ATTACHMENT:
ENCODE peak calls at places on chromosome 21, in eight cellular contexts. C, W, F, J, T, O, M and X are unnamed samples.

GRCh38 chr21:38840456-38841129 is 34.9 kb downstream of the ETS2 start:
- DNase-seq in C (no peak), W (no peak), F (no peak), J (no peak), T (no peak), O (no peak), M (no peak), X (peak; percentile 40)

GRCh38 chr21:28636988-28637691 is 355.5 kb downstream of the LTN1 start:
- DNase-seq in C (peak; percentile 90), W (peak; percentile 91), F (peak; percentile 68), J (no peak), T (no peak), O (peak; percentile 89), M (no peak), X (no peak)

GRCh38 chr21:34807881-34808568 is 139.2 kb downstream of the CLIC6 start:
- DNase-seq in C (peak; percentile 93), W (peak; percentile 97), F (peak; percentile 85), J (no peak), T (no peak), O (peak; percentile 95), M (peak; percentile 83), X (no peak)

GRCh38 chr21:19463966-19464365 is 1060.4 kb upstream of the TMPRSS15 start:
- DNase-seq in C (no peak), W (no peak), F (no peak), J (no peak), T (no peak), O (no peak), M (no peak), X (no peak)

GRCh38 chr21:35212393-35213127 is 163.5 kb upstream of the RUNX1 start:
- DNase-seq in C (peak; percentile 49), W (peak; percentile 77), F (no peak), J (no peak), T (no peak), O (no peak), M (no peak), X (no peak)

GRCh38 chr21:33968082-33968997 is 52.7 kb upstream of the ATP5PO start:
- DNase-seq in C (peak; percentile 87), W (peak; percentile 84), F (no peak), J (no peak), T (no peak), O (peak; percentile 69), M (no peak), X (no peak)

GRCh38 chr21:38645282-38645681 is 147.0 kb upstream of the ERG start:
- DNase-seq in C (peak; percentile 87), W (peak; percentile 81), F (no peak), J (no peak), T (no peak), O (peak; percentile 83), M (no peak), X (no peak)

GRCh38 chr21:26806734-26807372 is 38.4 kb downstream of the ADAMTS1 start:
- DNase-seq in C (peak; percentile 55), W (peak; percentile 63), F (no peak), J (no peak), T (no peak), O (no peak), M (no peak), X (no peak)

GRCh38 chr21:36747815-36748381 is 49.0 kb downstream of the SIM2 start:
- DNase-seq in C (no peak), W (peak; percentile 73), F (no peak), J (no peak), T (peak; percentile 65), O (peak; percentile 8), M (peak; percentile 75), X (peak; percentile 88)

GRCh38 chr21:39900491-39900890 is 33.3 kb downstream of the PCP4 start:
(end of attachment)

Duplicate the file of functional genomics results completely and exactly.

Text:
ENCODE peak calls at places on chromosome 21, in eight cellular contexts. C, W, F, J, T, O, M and X are unnamed samples.

GRCh38 chr21:38840456-38841129 is 34.9 kb downstream of the ETS2 start:
- DNase-seq in C (no peak), W (no peak), F (no peak), J (no peak), T (no peak), O (no peak), M (no peak), X (peak; percentile 40)

GRCh38 chr21:28636988-28637691 is 355.5 kb downstream of the LTN1 start:
- DNase-seq in C (peak; percentile 90), W (peak; percentile 91), F (peak; percentile 68), J (no peak), T (no peak), O (peak; percentile 89), M (no peak), X (no peak)

GRCh38 chr21:34807881-34808568 is 139.2 kb downstream of the CLIC6 start:
- DNase-seq in C (peak; percentile 93), W (peak; percentile 97), F (peak; percentile 85), J (no peak), T (no peak), O (peak; percentile 95), M (peak; percentile 83), X (no peak)

GRCh38 chr21:19463966-19464365 is 1060.4 kb upstream of the TMPRSS15 start:
- DNase-seq in C (no peak), W (no peak), F (no peak), J (no peak), T (no peak), O (no peak), M (no peak), X (no peak)

GRCh38 chr21:35212393-35213127 is 163.5 kb upstream of the RUNX1 start:
- DNase-seq in C (peak; percentile 49), W (peak; percentile 77), F (no peak), J (no peak), T (no peak), O (no peak), M (no peak), X (no peak)

GRCh38 chr21:33968082-33968997 is 52.7 kb upstream of the ATP5PO start:
- DNase-seq in C (peak; percentile 87), W (peak; percentile 84), F (no peak), J (no peak), T (no peak), O (peak; percentile 69), M (no peak), X (no peak)

GRCh38 chr21:38645282-38645681 is 147.0 kb upstream of the ERG start:
- DNase-seq in C (peak; percentile 87), W (peak; percentile 81), F (no peak), J (no peak), T (no peak), O (peak; percentile 83), M (no peak), X (no peak)

GRCh38 chr21:26806734-26807372 is 38.4 kb downstream of the ADAMTS1 start:
- DNase-seq in C (peak; percentile 55), W (peak; percentile 63), F (no peak), J (no peak), T (no peak), O (no peak), M (no peak), X (no peak)

GRCh38 chr21:36747815-36748381 is 49.0 kb downstream of the SIM2 start:
- DNase-seq in C (no peak), W (peak; percentile 73), F (no peak), J (no peak), T (peak; percentile 65), O (peak; percentile 8), M (peak; percentile 75), X (peak; percentile 88)

GRCh38 chr21:39900491-39900890 is 33.3 kb downstream of the PCP4 start: